Opinion #119. Class Action Against Government Agency

Issued by the Professional Ethics Commission

Date Issued: November 14, 1991


The Commission has been asked whether the inquiring attorney would violate any Bar Rule by filing a class action against a government agency if the attorney had received payment from a different agency of the same government for providing legal services to the plaintiff class representatives in matters other than the class action but somewhat related thereto. The inquiring attorney proposes to inform the plaintiff class representatives that his fees in their other matters have been paid by the government agency.


The Commission is of the opinion that the circumstances described in the question would not involve a violation of the Maine Bar Rules. It is the plaintiff class representatives who are the clients of the inquiring attorney in both the prospective class action and the matters for which legal fees have been paid by an agency of government. The government agency paying for the legal services is not a client. Moreover, allowing that government agency to direct or regulate the professional judgment applied to the rendition of legal services for the class representatives would violate Bar Rule 3.6(h), which provides:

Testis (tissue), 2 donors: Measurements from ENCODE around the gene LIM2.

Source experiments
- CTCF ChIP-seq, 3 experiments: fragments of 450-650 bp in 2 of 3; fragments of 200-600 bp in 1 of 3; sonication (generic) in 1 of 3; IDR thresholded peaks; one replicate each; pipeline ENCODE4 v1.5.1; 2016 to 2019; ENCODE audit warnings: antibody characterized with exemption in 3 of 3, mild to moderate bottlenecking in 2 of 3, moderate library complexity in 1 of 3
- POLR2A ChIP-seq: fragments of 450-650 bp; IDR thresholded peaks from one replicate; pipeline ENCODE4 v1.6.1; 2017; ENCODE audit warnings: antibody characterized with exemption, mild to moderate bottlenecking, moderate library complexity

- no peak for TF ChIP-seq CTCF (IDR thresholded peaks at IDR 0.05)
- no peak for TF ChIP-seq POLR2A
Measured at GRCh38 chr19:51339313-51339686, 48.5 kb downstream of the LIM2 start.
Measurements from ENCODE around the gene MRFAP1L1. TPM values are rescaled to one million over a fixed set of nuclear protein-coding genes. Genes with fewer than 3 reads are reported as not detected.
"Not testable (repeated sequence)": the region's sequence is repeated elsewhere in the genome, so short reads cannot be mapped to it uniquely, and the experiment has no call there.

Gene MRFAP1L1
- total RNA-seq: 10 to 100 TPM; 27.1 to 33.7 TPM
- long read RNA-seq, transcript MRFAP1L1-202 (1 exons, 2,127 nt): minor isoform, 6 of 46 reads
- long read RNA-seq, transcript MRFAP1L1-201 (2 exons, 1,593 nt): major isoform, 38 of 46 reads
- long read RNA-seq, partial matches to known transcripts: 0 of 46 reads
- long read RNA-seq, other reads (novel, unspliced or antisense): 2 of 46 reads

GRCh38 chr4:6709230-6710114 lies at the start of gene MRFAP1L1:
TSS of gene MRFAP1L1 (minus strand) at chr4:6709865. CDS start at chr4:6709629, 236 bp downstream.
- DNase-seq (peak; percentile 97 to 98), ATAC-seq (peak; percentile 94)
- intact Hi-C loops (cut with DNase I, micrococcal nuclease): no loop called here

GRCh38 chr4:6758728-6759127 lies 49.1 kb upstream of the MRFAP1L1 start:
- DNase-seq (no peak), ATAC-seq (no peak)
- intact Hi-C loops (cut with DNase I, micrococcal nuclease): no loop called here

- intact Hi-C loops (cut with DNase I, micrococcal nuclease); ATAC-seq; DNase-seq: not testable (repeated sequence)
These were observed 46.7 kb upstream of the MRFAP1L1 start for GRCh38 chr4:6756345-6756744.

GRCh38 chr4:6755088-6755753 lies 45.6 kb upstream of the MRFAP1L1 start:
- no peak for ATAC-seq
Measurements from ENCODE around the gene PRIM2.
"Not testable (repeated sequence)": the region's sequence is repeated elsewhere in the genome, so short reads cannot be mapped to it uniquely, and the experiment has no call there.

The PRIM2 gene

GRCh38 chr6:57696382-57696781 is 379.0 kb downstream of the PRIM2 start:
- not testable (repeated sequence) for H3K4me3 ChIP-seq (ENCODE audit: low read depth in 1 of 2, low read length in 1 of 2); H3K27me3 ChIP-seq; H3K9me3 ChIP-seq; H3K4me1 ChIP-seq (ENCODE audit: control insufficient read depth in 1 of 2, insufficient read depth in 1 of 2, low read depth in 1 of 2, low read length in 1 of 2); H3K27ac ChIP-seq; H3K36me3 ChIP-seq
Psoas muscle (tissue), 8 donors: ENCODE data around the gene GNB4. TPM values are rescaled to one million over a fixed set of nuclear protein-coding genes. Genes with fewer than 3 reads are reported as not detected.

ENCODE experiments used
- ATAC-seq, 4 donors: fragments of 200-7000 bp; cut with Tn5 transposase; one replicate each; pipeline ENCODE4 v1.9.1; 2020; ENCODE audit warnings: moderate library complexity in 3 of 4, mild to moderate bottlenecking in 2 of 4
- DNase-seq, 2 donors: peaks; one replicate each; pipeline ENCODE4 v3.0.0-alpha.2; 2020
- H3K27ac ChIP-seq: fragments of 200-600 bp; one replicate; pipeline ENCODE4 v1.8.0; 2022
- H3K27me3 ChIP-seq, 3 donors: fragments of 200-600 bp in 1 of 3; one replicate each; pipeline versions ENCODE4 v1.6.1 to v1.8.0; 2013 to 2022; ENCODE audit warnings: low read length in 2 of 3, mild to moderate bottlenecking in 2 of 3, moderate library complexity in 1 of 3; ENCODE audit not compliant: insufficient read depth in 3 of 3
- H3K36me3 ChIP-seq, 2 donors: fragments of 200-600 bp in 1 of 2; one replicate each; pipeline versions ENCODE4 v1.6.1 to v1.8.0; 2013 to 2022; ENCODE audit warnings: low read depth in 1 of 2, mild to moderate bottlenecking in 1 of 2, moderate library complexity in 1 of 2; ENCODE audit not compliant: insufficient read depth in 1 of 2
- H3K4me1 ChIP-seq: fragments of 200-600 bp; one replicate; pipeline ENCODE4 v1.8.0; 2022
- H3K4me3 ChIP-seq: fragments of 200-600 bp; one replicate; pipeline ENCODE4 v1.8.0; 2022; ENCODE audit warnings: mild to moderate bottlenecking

**(h) Avoiding Influence by Others.** A person who recommends, employs, or pays a lawyer to render legal services for another shall not be permitted by the lawyer to direct or regulate the lawyer?s professional judgment in rendering such legal services.

Since a conflict of interest arises out of an adverse effect on the exercise of a lawyer?s independent professional judgment in behalf of one client that is or could be caused by representation of another, the proposed class action would not involve a violation of Rule 3.4 for two reasons: no attorney client relationship exists between the attorney and the government agency paying for legal services, and; Rule 3.6(h) requires that the attorney not allow the exercise of professional judgment to be directed or regulated by the payor. This conclusion is reinforced by the attorney?s present arrangements for representation of individual class members in other matters. In the case described by the inquiring attorney, the same conflict on which the inquiry focuses would exist with respect to the very services the attorney has been paid to perform, since another agency of the same government is the opposing party in each case. The Commission agrees that disclosure to the client class representatives is required in the circumstances. Bar Rule 3.4(f); Opinion 63.

Enduring Ethics Opinion